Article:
Friday, April 26, 2013

Daddy Day

Today we’re enjoying a full on Daddy day.  There’s no daycare, no mom, and most importantly, no work. Just him and me and the dogs.  I'm not sure what the plan is when he wakes up.  We'll probably do some kicking, some singing, and maybe some reading if we have time, but then it's on to the good stuff.  BB guns, fishing, dirt bikes, I think I have some old bottle rockets in the basement...we'll see what the day brings...

daddy day
Daddy Day couldn't come at a better time.  On Monday I came home from work feeling like death.  I thought it was food poisoning, then the flu, possibly Polio...I don’t know, my mind tends to wander...

My parents were visiting from Texas so it was kind of a bad time to be in need of an exorcist. That and the fact that there's a 3 month old baby in the house.  

I was quickly whisked away and quarantined, where I spent the next 13 hours in bed alone, watching Netflix on my phone.  Poor me.  I could hear my son and my dad in the other room, laughing and giggling, possibly at my expense.

I woke up the next morning feeling human again, but was still banished from my little guy, having to sleep in the guest room.  It did get me out of diaper duty, but by then I almost missed it.

By mid-week I was finally back to normal. There was color in my face and I could breathe without moaning.  I won’t take my health for granted anytime soon, or my son for that matter.  Holding and kissing him is too much fun.

Being back at full speed I've vowed to never again lick the handles on public restroom toilets.  I need to be healthy and keep my stamina up if I expect to hang with this little guy on the move.

Speaking of which, I just heard him's time to go work on that jump shot!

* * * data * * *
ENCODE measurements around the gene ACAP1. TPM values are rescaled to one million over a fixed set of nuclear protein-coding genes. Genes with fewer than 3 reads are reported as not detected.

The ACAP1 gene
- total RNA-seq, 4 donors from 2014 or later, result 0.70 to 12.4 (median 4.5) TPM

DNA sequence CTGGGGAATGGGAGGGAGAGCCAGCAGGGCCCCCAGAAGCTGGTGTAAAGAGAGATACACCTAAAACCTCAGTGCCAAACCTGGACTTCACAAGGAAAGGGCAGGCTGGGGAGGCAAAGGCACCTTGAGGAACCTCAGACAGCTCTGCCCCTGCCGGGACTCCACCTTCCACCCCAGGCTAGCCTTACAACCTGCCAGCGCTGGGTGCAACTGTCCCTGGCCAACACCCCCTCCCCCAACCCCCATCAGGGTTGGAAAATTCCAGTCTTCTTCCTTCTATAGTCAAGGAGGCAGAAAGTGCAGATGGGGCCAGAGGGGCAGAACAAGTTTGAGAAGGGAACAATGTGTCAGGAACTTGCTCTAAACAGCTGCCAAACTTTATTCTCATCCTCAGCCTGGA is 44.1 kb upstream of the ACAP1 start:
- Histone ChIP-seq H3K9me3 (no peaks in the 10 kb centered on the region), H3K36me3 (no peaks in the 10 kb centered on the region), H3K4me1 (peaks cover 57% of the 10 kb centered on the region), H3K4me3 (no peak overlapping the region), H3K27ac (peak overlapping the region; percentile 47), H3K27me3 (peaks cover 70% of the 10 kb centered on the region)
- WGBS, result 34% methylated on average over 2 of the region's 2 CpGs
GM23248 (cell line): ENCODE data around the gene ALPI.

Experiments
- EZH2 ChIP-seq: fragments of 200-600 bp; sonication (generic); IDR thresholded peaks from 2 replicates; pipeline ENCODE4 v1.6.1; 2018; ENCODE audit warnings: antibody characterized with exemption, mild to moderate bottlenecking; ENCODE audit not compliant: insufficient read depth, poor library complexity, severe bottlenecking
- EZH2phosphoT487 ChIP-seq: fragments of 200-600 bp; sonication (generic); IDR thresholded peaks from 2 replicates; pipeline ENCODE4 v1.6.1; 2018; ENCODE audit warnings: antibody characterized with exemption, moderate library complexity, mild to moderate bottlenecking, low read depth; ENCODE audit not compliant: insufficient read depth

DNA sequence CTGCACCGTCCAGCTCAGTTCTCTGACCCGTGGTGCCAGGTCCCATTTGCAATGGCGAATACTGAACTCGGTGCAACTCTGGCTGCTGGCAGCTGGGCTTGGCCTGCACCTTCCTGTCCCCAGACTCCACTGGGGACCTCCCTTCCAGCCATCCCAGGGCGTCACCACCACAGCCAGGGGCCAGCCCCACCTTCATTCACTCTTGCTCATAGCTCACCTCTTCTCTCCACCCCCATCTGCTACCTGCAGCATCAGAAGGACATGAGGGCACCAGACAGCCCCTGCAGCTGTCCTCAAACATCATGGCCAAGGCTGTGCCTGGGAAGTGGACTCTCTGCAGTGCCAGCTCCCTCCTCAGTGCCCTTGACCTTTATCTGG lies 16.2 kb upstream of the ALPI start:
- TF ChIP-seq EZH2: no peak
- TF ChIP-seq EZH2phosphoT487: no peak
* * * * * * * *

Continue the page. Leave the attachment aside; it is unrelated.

Saturday, April 20, 2013

Rockwell Moments...

A couple of Sunday afternoons ago, after enjoying the warm temperatures of the day, my wife and I fell into the couch for some DVR.  (Digital video recorder,not code for something exciting...). We scrolled through the recordings as my wife held our son, who was somewhere in between nursing and falling asleep mouth open, a milk-drunk smile on his face.  

It was almost 8 o’clock and our windows were open as the summer-like temperatures dragged into the dark. Outside, we heard happy little screams of excitement.  I walked over to the window, a smile spreading on my face as I watched the scene in the neighbor’s front yard.

In the waning hours of dusk, a little girl jumped and skipped through a twirling lawn sprinkler.  Her faithful companion, a blue tick hound, followed at her heels, barking playfully with each leap. Crickets chirped, the sprinkler ticked, and with the glowing moon hanging over the roof of the house, all that was missing was Norman Rockwell and his paintbrush.

After last week’s events in Boston, I started thinking about the important things in my life. As a brand new dad, I look forward to the days my son can play in the yard and fill the evening with laughs and giggles. (Every neighborhood should come with laughing children, it would cut depression in half.) As a father, I sympathize more with victims of tragedies. Not that I didn't before, it's just different now.  I found myself thinking back to that simple scene across the street and the innocence of childhood.

So here’s to those special moments.  Whether it be the inviting aroma of of the backyard grill or the smell of freshly trimmed grass.  Lighting bugs, whiffle ball, an ice cream truck, whatever takes you back to those sticky summer evenings from your own childhood.

Tomorrow brings the unknown, as in an instant our lives can change forever. But for a moment on a Sunday evening, the simple scene of a little girl, her dog, and that sprinkler in the yard reminded me of all of the good still in this world.

Wednesday, April 17, 2013


It seems that every few months--or even weeks, we have to wrap our heads and hearts around an event that seemed unfathonable a day earlier.  There are no words for these unimaginable acts, and as a new parent I am left with feelings of helplessness in what can be an awfully cruel world.  My thoughts and prayers are with the victims. 

Monday, April 15, 2013

The Drop Off...

Well, we did it.  We dropped our son off at daycare.  It was extremely difficult, more so for one of us.  I of course was the strong one, holding Mom up as she nearly collapsed in the driveway, sobbing and moaning about all that is wrong in the world.  Get it together, I told her.  Always the rock I am...

It was time for tough love, and being that I'm the tough guy type, I had to keep things afloat.